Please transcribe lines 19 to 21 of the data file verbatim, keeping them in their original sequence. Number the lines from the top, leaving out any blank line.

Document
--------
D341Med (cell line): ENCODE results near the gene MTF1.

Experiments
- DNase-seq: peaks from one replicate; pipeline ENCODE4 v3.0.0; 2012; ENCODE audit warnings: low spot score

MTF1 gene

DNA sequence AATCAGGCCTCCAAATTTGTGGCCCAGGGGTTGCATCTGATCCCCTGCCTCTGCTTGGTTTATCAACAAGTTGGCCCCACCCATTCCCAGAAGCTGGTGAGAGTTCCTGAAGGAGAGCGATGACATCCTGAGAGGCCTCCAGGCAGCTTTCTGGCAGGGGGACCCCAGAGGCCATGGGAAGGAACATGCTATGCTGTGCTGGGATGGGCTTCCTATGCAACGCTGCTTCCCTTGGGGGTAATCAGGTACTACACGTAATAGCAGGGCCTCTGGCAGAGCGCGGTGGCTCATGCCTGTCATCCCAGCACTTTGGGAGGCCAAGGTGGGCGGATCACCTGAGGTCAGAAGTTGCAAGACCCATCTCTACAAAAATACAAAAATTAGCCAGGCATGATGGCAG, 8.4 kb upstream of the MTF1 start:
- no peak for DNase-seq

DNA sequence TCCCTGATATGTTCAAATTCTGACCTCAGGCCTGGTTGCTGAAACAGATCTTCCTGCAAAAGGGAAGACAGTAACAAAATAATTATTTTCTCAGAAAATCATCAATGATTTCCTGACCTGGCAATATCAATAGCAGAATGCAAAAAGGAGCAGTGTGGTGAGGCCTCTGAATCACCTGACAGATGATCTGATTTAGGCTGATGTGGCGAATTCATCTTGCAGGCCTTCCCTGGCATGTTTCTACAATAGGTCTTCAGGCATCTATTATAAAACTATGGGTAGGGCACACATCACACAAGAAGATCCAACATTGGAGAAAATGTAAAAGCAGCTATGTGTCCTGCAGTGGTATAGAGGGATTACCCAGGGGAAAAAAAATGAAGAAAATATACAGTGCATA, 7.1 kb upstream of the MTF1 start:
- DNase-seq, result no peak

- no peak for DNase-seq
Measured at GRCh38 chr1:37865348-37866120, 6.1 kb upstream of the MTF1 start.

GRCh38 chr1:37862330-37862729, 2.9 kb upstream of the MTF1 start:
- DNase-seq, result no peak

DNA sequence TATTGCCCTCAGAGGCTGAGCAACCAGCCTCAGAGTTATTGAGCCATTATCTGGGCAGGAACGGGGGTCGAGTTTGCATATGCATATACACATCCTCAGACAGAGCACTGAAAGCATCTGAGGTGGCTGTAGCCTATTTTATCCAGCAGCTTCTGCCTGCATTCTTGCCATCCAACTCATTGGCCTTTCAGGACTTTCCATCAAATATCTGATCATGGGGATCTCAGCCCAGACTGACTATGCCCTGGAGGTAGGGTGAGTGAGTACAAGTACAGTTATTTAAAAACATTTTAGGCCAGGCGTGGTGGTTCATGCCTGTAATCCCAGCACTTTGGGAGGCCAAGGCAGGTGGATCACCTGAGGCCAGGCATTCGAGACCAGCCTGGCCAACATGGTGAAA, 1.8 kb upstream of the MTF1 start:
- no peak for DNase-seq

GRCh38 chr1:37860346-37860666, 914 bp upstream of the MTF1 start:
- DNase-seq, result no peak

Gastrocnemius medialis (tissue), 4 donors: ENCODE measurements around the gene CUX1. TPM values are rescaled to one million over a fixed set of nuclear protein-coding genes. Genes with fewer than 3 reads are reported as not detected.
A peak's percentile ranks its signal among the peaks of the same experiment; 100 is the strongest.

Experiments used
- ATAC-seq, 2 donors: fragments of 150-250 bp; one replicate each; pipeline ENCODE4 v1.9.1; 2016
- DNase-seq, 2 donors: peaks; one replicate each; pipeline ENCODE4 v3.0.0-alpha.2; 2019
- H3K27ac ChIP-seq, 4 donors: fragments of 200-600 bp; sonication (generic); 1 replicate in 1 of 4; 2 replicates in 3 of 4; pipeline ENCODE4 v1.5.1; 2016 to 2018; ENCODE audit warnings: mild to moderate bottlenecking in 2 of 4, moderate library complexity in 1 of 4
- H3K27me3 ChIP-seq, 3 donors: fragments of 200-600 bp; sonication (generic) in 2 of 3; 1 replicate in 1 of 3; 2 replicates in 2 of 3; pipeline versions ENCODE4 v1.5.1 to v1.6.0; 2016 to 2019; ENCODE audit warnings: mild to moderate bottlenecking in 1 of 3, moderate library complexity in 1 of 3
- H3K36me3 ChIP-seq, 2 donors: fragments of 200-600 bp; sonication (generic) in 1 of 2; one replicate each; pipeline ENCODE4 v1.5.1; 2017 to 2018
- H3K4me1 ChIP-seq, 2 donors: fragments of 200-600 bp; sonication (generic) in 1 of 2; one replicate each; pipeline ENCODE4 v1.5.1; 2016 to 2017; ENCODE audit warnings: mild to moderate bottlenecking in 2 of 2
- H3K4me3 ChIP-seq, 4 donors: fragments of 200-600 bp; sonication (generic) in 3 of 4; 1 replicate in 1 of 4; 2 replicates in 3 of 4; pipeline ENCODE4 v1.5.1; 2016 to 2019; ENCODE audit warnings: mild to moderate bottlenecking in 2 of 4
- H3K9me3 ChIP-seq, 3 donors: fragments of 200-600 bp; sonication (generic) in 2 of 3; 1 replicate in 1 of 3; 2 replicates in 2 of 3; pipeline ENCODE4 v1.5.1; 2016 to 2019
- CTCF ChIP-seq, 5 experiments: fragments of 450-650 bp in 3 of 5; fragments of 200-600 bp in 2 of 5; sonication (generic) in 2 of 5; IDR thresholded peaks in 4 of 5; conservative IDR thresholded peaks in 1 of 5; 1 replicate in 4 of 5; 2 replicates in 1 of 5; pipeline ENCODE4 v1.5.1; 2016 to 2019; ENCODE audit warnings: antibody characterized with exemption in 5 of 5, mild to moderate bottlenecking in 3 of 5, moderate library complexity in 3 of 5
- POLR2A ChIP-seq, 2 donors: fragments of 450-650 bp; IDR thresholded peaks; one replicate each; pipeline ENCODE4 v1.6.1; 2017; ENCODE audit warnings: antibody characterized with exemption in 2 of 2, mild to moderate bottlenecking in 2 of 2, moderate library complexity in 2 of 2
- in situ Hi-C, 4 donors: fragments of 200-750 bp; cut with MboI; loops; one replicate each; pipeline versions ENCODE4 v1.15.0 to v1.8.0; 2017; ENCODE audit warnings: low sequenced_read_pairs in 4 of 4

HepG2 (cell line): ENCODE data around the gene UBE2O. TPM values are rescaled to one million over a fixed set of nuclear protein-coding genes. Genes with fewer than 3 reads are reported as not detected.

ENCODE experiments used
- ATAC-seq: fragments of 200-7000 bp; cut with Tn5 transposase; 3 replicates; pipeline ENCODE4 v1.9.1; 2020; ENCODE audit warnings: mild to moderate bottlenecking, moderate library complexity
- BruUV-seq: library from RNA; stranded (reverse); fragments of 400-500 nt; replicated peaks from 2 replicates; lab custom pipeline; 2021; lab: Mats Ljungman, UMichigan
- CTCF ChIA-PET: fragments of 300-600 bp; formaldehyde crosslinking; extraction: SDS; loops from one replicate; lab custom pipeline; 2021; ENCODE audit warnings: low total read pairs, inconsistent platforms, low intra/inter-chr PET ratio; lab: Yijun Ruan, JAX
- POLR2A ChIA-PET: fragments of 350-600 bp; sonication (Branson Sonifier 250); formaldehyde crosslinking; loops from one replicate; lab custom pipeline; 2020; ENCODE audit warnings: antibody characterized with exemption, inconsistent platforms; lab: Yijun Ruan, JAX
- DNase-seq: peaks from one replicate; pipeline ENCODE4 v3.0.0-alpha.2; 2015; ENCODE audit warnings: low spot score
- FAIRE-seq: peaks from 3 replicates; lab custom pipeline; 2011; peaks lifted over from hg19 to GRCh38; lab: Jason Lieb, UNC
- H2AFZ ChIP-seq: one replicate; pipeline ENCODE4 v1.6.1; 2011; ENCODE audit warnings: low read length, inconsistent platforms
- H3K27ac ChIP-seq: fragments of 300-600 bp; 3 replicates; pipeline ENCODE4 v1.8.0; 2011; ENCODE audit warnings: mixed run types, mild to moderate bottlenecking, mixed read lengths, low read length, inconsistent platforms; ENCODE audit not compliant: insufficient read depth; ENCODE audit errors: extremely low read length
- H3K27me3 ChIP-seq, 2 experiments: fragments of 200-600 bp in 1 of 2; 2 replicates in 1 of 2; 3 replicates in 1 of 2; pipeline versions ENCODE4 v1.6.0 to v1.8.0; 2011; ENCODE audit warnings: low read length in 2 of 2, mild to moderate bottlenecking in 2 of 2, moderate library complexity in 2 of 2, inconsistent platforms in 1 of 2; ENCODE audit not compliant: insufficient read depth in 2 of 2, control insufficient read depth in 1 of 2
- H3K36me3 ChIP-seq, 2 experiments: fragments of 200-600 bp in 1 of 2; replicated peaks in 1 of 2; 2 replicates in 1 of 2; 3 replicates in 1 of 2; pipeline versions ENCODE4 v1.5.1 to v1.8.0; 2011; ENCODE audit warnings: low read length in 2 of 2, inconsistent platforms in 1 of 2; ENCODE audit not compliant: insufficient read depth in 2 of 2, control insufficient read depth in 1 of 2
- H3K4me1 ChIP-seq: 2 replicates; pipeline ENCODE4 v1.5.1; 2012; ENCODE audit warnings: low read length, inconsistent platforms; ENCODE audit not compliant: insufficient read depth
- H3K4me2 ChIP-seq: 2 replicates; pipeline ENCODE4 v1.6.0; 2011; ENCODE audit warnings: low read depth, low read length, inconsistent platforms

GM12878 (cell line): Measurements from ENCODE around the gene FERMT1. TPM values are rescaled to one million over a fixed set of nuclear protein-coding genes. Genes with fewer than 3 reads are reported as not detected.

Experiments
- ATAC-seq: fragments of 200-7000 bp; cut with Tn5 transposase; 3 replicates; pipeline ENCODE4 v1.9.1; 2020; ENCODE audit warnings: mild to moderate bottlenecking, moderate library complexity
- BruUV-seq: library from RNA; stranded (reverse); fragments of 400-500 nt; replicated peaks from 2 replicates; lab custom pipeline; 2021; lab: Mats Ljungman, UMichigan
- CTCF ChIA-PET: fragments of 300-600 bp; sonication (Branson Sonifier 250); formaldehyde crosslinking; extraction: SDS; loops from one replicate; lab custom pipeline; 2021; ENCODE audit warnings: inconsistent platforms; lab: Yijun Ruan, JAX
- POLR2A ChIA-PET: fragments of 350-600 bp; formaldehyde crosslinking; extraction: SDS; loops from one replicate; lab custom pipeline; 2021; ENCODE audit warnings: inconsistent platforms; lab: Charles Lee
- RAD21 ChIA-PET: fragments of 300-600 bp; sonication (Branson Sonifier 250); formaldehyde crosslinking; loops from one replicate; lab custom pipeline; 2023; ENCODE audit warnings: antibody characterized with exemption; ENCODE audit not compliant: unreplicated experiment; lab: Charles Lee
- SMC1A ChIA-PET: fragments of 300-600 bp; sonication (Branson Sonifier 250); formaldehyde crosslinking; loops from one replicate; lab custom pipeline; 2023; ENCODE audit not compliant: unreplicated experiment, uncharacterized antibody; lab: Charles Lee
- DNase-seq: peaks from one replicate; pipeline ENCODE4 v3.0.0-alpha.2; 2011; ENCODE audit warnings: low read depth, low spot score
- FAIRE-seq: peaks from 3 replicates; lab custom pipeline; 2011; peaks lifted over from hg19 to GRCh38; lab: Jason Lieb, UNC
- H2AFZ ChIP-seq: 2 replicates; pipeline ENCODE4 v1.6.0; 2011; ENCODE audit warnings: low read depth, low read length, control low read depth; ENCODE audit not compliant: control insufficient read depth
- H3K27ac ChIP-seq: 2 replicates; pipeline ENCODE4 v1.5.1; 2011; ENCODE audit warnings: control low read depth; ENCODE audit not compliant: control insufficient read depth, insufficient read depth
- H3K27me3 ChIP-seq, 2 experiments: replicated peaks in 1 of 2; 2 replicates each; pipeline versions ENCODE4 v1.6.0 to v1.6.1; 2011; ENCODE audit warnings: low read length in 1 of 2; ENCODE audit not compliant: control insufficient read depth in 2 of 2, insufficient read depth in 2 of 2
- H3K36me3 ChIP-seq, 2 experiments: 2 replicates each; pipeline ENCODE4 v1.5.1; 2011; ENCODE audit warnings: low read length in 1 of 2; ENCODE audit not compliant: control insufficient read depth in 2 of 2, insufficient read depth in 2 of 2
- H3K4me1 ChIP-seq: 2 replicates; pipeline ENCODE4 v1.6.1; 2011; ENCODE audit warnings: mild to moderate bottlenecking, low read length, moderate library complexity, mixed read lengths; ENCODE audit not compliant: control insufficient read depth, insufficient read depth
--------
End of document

Experiments used
- ATAC-seq, 2 donors: fragments of 150-250 bp; one replicate each; pipeline ENCODE4 v1.9.1; 2016
- DNase-seq, 2 donors: peaks; one replicate each; pipeline ENCODE4 v3.0.0-alpha.2; 2019